Careless driving and driving without due care

The implications for a motorist convicted for an offence of careless driving can mean a driving disqualification, up to 9 penalty points endorsed on your driving licence and increased insurance premiums. We provide a comprehensive service from specialist legal advice to expert representation in court by an experienced motoring barrister.

A Motoring lawyers Guide to Careless Driving

Broadly referred to as “Careless Driving” this is one of the most common motoring offences (it is also perhaps one of the most misunderstood).  From August 2013 a change in the law gives the Police discretion to offer a fixed penalty, which a motorist can still appeal to the magistrates court. However most serious instances of careless driving will still be prosecuted in the Magistrates Court.

The offence of Careless Driving is defined under Section 3 ofthe Road Traffic Act 1988 as;

  ‘If a person drives a mechanically propelled vehicle on a road or other public place without due care and attention, or without reasonable consideration for other persons using the road or place, he is guilty of an offence.’
What’s the difference between careless driving and driving without reasonable consideration?

The Act creates two different offences, ‘careless driving’ and ‘driving without reasonable consideration’.

In careless driving cases, a driver would need to show that he was ‘exercising the degree of care and attention which a reasonable prudent driver would exercise,” in order to be found not guilty for this offence. In the second, ‘driving without reasonable consideration’,  the prosecution need to show that other road users are “inconvenienced by the drivers driving.” Evidence of inconvenience’ can be proved by;

  • Evidence from other road users such as other motorists or pedestrians.
  •  Any inferences which can be inferred from evidence of the reactions and any subsequent behaviour of witnesses who are road users

Careless Driving  (Driving without due Care and Attention)

A charge of driving without due care and attention is where a drivers driving falls below the minimum standard of driving expected of a ‘reasonable and prudent driver’. Common examples of careless driving can include;

      • Failure to follow the standards of driving set out in the Highway Code (although the breach of a road traffic rule in the highway code does not always necessarily amount to careless driving).
      • Crossing lanes whilst over taking other vehicles causing a collision and therefore causing collision with another vehicle.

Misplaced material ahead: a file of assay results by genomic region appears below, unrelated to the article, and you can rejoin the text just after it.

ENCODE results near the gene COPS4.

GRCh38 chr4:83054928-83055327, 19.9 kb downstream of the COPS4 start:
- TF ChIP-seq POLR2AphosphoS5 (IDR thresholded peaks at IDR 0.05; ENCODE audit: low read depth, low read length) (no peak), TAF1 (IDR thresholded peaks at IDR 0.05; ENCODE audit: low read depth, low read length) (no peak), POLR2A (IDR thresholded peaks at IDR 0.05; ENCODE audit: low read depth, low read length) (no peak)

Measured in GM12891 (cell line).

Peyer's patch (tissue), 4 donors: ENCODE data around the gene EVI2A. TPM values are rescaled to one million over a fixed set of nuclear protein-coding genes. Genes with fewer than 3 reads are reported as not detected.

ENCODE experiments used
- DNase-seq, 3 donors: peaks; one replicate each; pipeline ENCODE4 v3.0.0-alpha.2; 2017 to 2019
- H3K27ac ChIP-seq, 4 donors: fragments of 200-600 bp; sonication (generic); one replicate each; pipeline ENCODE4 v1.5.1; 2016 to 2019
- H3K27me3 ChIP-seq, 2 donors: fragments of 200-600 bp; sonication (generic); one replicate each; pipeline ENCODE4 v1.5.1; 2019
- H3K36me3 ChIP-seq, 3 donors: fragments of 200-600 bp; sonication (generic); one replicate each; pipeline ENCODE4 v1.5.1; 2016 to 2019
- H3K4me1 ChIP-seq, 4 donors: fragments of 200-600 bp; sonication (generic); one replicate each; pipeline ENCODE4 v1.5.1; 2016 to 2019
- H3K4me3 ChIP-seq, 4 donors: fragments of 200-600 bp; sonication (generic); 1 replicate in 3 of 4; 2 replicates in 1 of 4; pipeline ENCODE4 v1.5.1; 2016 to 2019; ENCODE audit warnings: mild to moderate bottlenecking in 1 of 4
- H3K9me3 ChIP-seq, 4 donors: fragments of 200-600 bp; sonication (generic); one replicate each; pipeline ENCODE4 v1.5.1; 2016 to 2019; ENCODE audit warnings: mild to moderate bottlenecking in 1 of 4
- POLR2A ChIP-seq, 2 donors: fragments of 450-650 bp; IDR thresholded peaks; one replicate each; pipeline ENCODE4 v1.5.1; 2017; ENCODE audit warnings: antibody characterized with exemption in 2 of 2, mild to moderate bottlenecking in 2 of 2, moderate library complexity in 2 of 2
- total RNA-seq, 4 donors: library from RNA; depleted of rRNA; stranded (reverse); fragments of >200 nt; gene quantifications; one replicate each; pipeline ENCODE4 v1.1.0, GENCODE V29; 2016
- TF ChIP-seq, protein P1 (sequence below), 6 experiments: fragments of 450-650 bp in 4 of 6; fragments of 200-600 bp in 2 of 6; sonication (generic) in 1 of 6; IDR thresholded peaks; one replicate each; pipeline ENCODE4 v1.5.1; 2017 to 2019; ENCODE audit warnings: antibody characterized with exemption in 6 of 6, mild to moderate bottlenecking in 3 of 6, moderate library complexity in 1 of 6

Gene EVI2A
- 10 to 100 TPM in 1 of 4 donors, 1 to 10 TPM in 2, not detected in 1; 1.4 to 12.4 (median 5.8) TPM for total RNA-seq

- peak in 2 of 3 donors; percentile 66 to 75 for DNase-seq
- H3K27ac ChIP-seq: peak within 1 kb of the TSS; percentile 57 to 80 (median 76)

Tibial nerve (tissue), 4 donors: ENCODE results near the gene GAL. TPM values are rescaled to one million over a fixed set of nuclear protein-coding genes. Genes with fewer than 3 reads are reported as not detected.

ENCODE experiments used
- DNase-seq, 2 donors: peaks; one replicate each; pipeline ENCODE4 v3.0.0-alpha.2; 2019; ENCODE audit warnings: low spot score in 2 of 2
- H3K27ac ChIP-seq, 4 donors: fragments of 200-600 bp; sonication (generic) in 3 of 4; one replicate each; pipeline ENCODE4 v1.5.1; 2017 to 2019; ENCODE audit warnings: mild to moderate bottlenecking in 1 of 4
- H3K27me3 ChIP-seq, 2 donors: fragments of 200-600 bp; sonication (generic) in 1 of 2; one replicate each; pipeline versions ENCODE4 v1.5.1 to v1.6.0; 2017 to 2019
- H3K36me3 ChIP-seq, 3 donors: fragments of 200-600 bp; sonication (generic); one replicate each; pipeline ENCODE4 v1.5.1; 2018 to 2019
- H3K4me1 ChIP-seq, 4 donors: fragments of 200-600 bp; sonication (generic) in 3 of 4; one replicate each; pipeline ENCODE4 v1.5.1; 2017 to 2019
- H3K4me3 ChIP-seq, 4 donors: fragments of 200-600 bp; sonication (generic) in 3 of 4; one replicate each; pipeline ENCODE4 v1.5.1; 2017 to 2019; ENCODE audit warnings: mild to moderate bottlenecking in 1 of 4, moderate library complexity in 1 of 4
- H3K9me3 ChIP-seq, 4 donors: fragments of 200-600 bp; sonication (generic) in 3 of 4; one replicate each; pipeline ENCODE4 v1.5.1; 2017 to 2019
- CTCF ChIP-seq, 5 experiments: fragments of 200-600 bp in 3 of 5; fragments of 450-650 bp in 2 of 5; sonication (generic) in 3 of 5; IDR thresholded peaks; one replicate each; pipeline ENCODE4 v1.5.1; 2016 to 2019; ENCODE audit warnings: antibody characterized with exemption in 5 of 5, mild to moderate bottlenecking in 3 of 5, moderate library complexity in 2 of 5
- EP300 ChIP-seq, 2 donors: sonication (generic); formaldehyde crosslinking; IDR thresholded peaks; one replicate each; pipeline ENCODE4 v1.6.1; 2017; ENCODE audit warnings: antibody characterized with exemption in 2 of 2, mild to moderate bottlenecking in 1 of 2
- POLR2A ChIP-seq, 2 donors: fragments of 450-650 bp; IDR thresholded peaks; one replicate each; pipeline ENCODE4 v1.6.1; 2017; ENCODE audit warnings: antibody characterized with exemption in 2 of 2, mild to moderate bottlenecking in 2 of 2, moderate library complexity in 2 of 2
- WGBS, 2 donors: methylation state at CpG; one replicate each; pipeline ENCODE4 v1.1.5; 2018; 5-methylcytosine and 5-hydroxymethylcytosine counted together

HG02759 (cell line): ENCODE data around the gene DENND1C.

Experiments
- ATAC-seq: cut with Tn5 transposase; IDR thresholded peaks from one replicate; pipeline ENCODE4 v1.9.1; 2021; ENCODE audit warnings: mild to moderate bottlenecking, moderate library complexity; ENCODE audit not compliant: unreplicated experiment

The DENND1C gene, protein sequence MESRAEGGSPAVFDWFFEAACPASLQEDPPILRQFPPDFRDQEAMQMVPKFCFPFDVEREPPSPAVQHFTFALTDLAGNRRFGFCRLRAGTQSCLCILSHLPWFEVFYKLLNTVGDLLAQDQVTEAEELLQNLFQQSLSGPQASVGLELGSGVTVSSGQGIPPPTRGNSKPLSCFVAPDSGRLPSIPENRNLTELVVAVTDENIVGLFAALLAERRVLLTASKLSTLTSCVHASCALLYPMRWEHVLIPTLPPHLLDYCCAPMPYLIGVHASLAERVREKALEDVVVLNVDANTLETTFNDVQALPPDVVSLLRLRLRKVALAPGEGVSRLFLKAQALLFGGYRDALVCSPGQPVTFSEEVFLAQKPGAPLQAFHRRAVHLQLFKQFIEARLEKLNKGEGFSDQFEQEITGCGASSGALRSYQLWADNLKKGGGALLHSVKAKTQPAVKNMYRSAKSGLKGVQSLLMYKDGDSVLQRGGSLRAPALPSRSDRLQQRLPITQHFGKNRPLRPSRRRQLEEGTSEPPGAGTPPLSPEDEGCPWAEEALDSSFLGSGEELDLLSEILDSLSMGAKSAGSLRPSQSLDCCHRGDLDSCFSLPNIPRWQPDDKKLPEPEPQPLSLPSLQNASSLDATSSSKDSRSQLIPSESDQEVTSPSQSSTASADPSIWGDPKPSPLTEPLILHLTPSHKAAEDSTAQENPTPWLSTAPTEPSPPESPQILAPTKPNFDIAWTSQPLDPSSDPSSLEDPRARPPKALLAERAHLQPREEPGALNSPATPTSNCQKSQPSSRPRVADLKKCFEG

• Crossing a road marking dividing line.
      • Causing a collision
      • Overtaking a long line of parked cars at a set of temporary lights
      • Causing obstruction to oncoming vehicles after traffic lights have changed, has been held by the courts to amount to careless driving

 

      • Other examples include: Driving through the red lights, driving inappropriately close to other vehicles, Hitting a stationary vehicle from behind, driving too slowly or using brakes unnecessarily, using a hand held device whilst the vehicle is moving reading a newspaper or a map, even lighting a cigarette or looking at a passenger can be construed as evidence of careless driving according to the Crown Prosecution Service Driving Offences Charges Standard Guidelines.

Often there is a factual conflict between what is alleged by the prosecution and a driver’s version of an event. In many cases of careless and inconsiderate driving the conflict may be between two motorists i.e. ‘his word against mine’. In other cases, the police may have decided to charge one driver for careless driving where there has been an accident.

Careless driving, inconsiderate driving, driving without due care and attention Fine: £5,000
Penalty Points:
3-9


Depending on the seriousness of the offence a court may impose points at the higher end of the scale. For example if a person was also convicted for an offence of speeding, or existing points.

Expert Defence by Specialist Magistrates Court Barristers

Defending careless driving cases, requires detailed and forensic analysis of the facts. In many cases, liability for road traffic accidents will often be determined by a finding of a criminal court as to whether one of the drivers was driving carelessly. In such cases there may be evidence of a road traffic collision report and scene of the incident evidence. In some cases, the finding of a road traffic police officer can be independently challenged by a road traffic expert. For example;

      • Road traffic
      • Accident scene reconstructions
      • Analysis of tyre marking on the road to determine fault
      • Other markings and accidental damage which can be analysed to be determined fault and liability.

In contested cases our service means that the best motoring lawyer – a barrister –  will prepare your case, conduct your trial and cross examine the witnesses and make submissions on the facts of the case as well as the law. Establishing that a driver is an honest and credible person to be believed is crucial to the success of a case. In uncontested cases we provide sound practical legal advice as to the best options and outcomes .


To discuss your case today, call 02081239999 or email info@criminal-barrister.co.uk

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